Burmese diaries: 445 Miles to Mandalay

Unlike many of our other travel destinations, we were strongly advised to properly plan in Burma. Whereas Nico and I generally like to ‘go with the flow’, experience a place and what it has to offer before planning our exit date, we acted to the contrary in Myanmar.

445 Miles to Mandalay from Yangon in Myanmar

445 Miles to Mandalay from Yangon in Myanmar

Our planning was driven by several factors, namely:

  • a sudden increase of demand for hotel rooms as a result of Burma ‘opening to the West’;
  • limitations on where exactly we could stay as not all hotels had licenses to host tourists;
  • our aim to engage in ‘ethical tourism’ in Myanmar, whereby we endeavoured to avoid any expenditure directly given to military/government-owned enterprises;
  • two key national events occurring at the same time as our visit: the first democratic elections in over 50 years and the biggest religious holiday of the year: Songkran (commonly referred to as the Water Festival);
  • prices for budget accommodation and transport being disproportionately higher in Myanmar in relation to Cambodia, Thailand and Laos (amongst other factors).
Locals during Buddhist prayer at Mandalay Temple in Myanmar (Burma)

Locals during Buddhist prayer at Mandalay Temple in Myanmar (Burma)

We generally pre-booked all of our accommodation – usually 2-3 days in advance, sometimes earlier when possible. In regards to the Water Festival, we even booked our transport about 5-6 days in advance (we had previously been booking the night before a journey, but we’d been burnt on this count before).

Not a single other camera-carrying tourist in sight at this Mandalay temple in Burma. This is the only place in the world where you almost forget how to be a tourist!

Not a single other camera-carrying tourist in sight at this Mandalay temple in Burma. This is the only place in the world where you almost forget how to be a tourist!

The overnight 445 mile bus journey from Yangon to Mandalay may seem arduous, but it really is one of the best journeys you can have in Myanmar. Comfort levels are superb; water and air-conditioning are provided; there are sufficient rest stops along the way; and the road is relatively new, straight and well-constructed. If I wasn’t coughing whilst everyone around me tried to sleep, I probably would have enjoyed it more. Nonetheless, it was well worth the saving, and it gave us the opportunity to explore the northern part of Myanmar as well as the south.

In jest, Nico regularly referred to me as the 'British colonialist' whilst wearing my quite practical head-dress. Posing at the gorgeous U Bein bridge in Amanapura, a township outside of Mandalay in Burma (Myanmar).

In jest, Nico regularly referred to me as the ‘British colonialist’ whilst wearing my quite practical head-dress. Posing at the gorgeous U Bein bridge in Amarapura, a township outside of Mandalay in Burma (Myanmar).

Whilst in Mandalay, unfortunately, my energy levels were still sub-optimal due to illness. We did, however, work our legs up the hundreds and hundreds of steps leading to Mandalay Hill overlooking Burma’s second largest city and former royal capital of Mandalay. Unfortunately, the view of the sunset was interrupted by smog and fog and pollution and dust arising from the roads and paths of the city. This did not stop us, however, from befriending a red-robed monk, who revealed the Buddhist legends behind the religious statues and monuments of Mandalay Hill, all the while practising his English with us, the wacky travelling wayfarers.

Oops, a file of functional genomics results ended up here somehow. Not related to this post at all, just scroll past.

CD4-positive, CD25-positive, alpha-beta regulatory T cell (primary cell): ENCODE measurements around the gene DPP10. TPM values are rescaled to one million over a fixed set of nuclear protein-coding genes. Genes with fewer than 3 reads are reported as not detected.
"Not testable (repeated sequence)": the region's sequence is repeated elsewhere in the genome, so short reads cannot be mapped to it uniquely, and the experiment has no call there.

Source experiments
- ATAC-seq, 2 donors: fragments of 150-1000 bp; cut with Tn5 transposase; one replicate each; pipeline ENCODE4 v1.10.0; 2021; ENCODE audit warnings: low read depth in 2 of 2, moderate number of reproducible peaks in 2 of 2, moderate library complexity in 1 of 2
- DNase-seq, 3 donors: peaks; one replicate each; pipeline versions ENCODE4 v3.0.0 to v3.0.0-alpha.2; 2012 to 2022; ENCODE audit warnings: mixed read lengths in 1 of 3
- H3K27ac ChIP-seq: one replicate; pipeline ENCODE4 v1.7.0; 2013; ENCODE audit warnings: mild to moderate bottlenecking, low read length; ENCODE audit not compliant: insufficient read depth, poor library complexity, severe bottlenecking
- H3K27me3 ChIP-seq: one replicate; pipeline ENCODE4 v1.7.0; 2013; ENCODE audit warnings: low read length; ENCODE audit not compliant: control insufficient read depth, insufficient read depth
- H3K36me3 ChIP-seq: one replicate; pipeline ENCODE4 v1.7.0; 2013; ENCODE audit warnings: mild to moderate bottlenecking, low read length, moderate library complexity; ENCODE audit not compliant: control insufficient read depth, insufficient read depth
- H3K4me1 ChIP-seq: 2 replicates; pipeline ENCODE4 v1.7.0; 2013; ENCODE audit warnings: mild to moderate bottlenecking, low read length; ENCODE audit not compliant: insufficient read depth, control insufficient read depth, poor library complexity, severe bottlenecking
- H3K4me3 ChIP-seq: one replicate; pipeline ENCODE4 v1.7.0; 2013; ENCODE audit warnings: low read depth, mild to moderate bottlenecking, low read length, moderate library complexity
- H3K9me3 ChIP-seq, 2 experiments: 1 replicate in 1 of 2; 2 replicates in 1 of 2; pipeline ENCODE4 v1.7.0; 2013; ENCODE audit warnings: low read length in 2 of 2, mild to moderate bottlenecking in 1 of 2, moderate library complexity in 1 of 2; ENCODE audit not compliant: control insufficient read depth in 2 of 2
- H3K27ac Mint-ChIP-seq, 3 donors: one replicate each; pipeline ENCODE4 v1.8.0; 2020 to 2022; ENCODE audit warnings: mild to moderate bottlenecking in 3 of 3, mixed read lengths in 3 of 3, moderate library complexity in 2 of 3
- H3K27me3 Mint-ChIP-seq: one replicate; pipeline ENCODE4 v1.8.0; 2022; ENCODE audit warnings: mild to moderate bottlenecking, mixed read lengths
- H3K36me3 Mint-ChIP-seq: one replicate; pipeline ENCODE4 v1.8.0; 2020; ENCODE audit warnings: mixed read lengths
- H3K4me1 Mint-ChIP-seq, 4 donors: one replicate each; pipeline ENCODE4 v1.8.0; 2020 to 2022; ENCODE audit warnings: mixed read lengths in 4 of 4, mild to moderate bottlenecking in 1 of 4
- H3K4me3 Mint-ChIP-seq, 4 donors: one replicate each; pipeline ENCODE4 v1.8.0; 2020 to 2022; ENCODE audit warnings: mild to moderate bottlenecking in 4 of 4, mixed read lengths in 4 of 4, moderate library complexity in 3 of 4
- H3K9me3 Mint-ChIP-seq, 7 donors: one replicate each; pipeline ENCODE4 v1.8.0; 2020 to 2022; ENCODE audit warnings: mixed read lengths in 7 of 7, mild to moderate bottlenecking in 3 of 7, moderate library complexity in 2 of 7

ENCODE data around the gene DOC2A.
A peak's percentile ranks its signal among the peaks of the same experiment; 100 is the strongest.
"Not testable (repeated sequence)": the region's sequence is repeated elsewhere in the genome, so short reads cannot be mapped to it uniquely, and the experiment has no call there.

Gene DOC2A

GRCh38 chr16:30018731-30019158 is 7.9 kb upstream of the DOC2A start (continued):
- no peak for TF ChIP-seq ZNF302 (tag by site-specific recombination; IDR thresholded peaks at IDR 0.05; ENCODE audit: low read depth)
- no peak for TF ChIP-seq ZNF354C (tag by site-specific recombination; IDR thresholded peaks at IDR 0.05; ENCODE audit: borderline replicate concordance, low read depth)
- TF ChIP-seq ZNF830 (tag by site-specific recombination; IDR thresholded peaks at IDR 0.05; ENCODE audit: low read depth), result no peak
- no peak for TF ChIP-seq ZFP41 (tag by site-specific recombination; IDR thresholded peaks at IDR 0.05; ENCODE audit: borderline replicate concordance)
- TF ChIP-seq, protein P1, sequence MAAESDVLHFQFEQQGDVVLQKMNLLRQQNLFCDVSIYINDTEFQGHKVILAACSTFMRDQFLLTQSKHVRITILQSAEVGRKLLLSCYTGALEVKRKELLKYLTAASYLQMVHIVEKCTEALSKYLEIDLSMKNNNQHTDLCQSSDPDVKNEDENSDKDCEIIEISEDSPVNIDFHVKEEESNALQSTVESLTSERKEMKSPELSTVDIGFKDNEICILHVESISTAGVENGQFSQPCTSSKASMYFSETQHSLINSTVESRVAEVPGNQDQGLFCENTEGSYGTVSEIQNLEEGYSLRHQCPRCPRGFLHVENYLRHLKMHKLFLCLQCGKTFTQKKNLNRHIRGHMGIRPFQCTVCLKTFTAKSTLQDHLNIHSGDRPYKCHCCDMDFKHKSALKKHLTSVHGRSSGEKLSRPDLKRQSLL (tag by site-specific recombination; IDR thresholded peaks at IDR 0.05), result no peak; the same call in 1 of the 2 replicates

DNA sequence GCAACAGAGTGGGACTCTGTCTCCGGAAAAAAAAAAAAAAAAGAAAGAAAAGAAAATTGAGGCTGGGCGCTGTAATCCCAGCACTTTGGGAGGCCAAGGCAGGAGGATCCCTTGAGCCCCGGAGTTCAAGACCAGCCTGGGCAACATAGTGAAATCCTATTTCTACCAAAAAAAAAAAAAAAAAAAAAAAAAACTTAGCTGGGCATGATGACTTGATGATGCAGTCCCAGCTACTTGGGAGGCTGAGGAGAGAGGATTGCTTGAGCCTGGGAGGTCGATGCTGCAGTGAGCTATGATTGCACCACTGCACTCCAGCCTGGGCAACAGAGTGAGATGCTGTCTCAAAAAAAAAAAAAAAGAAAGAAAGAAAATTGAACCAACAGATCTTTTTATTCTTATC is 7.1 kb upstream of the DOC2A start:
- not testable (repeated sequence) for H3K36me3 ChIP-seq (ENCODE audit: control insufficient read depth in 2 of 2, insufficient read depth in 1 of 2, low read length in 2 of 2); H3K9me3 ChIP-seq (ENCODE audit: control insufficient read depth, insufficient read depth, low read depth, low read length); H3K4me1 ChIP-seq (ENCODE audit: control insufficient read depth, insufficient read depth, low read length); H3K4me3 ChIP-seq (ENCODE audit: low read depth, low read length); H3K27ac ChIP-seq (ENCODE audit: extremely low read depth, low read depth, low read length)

View from a window on Mandalay Hill: fog, smog and pollution on a hot and sunny day in Myanmar (Burma)

View from a window on Mandalay Hill: fog, smog and pollution on a hot and sunny day in Myanmar (Burma)

Conversations with a red-robed monk and his pal on Mandalay Hill in Myanmar (Burma)

Conversations with a red-robed monk and his pal on Mandalay Hill in Myanmar (Burma)

We also took a mini-trip to a township outside of Mandalay called Amarapura. Here, we experienced a beautiful sunset and the picturesque, teak, U Bein bridge. I have loads of great pictures from this wonderful evening. I’ll share some below.

Picturesque U Bein bridge at Amarapura, a township near Mandalay, in Myanmar (Burma)

Picturesque U Bein bridge at Amarapura, a township near Mandalay, in Myanmar (Burma)

Our personal Burmese boat driver at U Bein bridge in Amanapura near Mandalay in Myanmar

Our personal Burmese boat driver at U Bein bridge in Amarapura near Mandalay in Myanmar

Oh so wonderful sunset at U Bein Bridge in Amanapura near Mandalay, Burma (Myanmar)

Oh so wonderful sunset at U Bein Bridge in Amarapura near Mandalay, Burma (Myanmar)

Advertisements

5 thoughts on “Burmese diaries: 445 Miles to Mandalay

  1. Thank you for some other wonderful post. The place else may just anybody get that kind of information in such an ideal
    way of writing? I’ve a presentation next week, and I’m at the search for such information.

  2. Pingback: Kalaw to Inle Lake: A walk to remember « Time Out – New Beginnings

  3. Pingback: Bagan to Kalaw: A worthwhile sacrifice « Time Out – New Beginnings

    • Thanks, Sora mou. It could be possible that Nico took that one. I remember we argued on who should have the camera and when during that stunning sunset. He may have won on that occasion! 🙂

Leave a Reply

Fill in your details below or click an icon to log in:

WordPress.com Logo

You are commenting using your WordPress.com account. Log Out / Change )

Twitter picture

You are commenting using your Twitter account. Log Out / Change )

Facebook photo

You are commenting using your Facebook account. Log Out / Change )

Google+ photo

You are commenting using your Google+ account. Log Out / Change )

Connecting to %s